Four Winds Photography's Blog

Adriene Then

Considering this shoot is over a year old I am the first to admit that it is really outdated.  But, hopefully, combined with the page about Adrienne now, you will consider it helpful, if not timely.  About a year ago I received a call from this delightful young lady that wanted a Senior shoot and she wanted it with her horse, Beau, that “was a big part of her life”.

The shoot was to be at Five Star Stables , where she boarded. It you want to look at the link to that stable you can see the trees at the top of the photo of their facility. If you don’t want to, just understand there is a creek with a lot of trees to the west of the barn. I scheduled the shoot for 5 PM in the afternoon to get great low late-afternoon light from the west.

Here is what we started with: This is looking west into the sun.  I metered the light with my hand held incident meter and set up my Qbox 24 for my main light.  Right here is a perfect example of why I use a hand held incident meter. I have talked about this before. With this dark of a background, had I used my in-camera meter, I would have had horribly overexposed images.  I, of course, could have taken a shot, looked at the image and histogram and “chimped”.  And do this repeatedly until I got a proper exposure.  And then repeated with my flash.  But why?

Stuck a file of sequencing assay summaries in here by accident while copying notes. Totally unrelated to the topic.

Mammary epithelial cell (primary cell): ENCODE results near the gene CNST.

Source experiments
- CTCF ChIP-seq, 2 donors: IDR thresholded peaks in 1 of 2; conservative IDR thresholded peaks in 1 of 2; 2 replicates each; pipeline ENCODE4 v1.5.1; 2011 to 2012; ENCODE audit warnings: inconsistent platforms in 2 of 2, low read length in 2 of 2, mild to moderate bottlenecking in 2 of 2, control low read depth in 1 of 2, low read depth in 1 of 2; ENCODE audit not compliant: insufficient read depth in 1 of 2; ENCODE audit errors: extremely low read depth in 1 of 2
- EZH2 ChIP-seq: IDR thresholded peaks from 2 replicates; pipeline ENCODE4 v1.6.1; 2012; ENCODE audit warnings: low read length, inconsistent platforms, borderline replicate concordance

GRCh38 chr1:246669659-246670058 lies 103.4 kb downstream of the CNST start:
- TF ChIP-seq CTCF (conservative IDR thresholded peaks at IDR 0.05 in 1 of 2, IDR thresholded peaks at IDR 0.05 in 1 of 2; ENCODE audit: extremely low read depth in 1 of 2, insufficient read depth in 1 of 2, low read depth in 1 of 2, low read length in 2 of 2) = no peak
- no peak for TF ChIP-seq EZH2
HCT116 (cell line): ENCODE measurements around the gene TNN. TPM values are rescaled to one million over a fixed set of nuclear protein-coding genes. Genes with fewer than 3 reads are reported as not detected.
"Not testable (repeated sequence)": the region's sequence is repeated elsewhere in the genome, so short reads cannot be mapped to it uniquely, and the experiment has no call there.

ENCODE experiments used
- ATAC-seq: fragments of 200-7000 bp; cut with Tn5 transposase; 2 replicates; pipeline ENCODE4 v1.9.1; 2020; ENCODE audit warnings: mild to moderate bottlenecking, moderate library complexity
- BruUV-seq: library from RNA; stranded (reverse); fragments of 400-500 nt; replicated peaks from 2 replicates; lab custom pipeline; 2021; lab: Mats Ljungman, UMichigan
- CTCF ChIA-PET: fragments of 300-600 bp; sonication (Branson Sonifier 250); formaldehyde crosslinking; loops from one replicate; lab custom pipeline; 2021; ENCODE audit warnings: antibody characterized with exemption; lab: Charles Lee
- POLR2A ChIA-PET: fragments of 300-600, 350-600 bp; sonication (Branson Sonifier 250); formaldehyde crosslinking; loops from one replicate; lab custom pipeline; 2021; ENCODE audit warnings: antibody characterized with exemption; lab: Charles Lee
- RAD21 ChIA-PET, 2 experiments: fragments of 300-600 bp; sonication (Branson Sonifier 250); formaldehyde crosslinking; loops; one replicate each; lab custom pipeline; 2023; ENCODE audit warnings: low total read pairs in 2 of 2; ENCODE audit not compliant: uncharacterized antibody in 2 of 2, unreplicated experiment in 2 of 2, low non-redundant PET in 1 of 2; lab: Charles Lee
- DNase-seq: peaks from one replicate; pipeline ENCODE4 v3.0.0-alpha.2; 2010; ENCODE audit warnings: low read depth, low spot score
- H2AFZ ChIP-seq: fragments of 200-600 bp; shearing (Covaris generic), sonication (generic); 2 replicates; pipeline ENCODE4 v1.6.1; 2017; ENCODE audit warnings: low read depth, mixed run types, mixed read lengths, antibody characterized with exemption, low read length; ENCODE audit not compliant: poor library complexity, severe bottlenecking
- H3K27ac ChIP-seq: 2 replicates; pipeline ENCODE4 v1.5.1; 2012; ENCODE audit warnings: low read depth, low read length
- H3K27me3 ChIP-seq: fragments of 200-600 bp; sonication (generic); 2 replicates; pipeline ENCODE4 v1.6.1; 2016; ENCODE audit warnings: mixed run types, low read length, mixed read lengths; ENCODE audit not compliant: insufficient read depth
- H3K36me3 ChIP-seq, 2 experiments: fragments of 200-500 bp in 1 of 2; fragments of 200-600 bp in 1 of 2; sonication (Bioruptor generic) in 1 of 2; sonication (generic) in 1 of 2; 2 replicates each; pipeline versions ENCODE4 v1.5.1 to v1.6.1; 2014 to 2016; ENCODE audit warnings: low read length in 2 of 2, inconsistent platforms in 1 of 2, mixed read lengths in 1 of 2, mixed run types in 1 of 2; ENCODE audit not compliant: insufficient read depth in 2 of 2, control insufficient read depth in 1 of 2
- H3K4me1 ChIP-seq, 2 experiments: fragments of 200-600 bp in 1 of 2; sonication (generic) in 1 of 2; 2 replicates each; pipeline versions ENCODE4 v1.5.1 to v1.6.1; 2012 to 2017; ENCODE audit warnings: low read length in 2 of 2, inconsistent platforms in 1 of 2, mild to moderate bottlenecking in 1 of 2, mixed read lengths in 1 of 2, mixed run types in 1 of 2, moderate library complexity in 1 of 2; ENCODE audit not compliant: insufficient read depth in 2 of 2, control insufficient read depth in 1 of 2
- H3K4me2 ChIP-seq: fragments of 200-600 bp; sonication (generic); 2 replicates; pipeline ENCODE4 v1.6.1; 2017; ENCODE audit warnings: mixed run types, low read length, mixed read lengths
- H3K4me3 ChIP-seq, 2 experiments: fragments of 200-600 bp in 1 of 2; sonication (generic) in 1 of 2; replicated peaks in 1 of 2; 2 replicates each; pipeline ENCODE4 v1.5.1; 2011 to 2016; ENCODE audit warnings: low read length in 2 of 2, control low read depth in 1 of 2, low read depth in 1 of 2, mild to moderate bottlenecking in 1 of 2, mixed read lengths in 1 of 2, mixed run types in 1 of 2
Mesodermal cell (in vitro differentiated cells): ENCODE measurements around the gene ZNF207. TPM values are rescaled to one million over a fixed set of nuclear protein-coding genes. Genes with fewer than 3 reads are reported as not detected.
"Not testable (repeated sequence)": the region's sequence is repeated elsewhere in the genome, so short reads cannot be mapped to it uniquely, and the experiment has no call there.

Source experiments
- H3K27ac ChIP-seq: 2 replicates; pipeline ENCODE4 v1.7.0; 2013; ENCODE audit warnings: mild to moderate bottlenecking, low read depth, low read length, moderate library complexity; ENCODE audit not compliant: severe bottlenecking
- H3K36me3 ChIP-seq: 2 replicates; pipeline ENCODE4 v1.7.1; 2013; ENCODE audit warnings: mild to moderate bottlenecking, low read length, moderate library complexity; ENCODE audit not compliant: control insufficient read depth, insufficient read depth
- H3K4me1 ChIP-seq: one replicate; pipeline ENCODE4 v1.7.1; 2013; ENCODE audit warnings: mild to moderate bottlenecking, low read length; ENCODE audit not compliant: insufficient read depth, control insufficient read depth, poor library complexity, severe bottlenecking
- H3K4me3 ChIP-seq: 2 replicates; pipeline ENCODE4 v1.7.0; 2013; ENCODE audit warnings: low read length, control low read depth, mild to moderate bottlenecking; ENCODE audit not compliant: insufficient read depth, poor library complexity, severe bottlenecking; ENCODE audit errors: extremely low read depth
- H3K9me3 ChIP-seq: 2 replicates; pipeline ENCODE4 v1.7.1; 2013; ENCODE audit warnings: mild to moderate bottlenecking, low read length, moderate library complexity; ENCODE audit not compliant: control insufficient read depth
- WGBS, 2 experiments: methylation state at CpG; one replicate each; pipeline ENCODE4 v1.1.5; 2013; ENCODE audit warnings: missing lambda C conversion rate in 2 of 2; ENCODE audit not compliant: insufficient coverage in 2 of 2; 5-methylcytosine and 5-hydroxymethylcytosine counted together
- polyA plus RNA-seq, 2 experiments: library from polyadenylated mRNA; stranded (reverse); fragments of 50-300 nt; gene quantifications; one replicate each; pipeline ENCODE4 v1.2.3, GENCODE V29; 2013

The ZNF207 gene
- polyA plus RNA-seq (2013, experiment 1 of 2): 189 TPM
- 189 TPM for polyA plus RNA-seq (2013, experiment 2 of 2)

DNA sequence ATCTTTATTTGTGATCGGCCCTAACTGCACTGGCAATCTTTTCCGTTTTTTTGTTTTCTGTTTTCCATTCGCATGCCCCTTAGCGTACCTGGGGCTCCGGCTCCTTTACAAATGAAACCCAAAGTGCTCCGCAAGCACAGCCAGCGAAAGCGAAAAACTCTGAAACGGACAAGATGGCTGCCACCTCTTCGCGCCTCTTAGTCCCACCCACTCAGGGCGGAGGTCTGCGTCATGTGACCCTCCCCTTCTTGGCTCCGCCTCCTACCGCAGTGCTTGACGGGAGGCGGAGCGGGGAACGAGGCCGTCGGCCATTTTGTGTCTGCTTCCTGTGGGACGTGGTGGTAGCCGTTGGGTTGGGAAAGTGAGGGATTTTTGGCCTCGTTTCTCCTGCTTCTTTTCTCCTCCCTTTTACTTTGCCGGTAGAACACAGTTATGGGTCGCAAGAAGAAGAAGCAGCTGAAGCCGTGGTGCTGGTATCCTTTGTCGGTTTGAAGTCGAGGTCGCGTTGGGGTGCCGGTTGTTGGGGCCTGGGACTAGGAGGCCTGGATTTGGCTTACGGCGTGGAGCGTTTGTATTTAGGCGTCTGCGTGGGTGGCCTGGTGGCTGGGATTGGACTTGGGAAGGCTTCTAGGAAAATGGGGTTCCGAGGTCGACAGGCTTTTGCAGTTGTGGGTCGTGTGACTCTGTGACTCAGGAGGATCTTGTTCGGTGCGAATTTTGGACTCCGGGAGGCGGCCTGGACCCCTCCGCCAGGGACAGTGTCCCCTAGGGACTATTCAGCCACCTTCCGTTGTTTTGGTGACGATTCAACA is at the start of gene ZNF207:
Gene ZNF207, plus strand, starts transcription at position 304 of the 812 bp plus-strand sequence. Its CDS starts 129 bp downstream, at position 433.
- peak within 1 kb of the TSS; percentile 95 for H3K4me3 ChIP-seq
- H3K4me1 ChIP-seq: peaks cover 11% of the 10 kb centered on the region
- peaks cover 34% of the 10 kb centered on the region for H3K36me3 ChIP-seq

As you can tell from the opening image, above,  I set up my softbox camera left.  This entire photoshoot was done with my Canon 5D and most of it with my Canon 24-105 F/4L IS.  Some of it was with my 100 F/2.  My softbox was fitted with a Metz 58AF.

As I said, I metered the gorgeous light coming through the trees and got, at ISO 200 and sync speed (1/200th second) about F/2.  I wanted about 2 stops difference between the background light and my main light so I wanted to set up my flash/softbox for F/4.  Fortunately, when I metered my flash at full power about as close as I could get my light that is the reading I got.  Whew!  Actually, if you were to see a lot of the images from this shoot to get the power I needed from my flash I had the light stand too close and it had to either be cropped or cloned out of the image!  Like this (in this one, obviously, my VAL (voice activated lightstand (wife)) was positioning the softbox to the right:

A quick plug for the Qbox 24.  It is just a great, reasonably priced, portable softbox with gorgeous soft light for outdoor shoots such as this.  It folds up to almost nothing.  And what really sealed the deal for me is the rare (nowadays) customer service that the company’s owner, Edward, provides.  I can’t remember what issue I had with my softbox when I first got it but Edward resolved it immediately.  And when I first contacted him about his product I  needed it for some shoot coming up.  Not this one.  Of course, I waited until the last minute but didn’t want to pay for expedited shipping.  It seems that I had just clicked “Confirm Payment” on Paypal and UPS was at my door.  Edward made a point of getting it out same day to make sure that I had it.

But back to the shoot.  Here are a bunch of images from the shoot, all using the same lighting system, just metering and adjusting as the evening went on.














This is the one that she used for her Senior billfolds:







These two, obviously, were with just available light: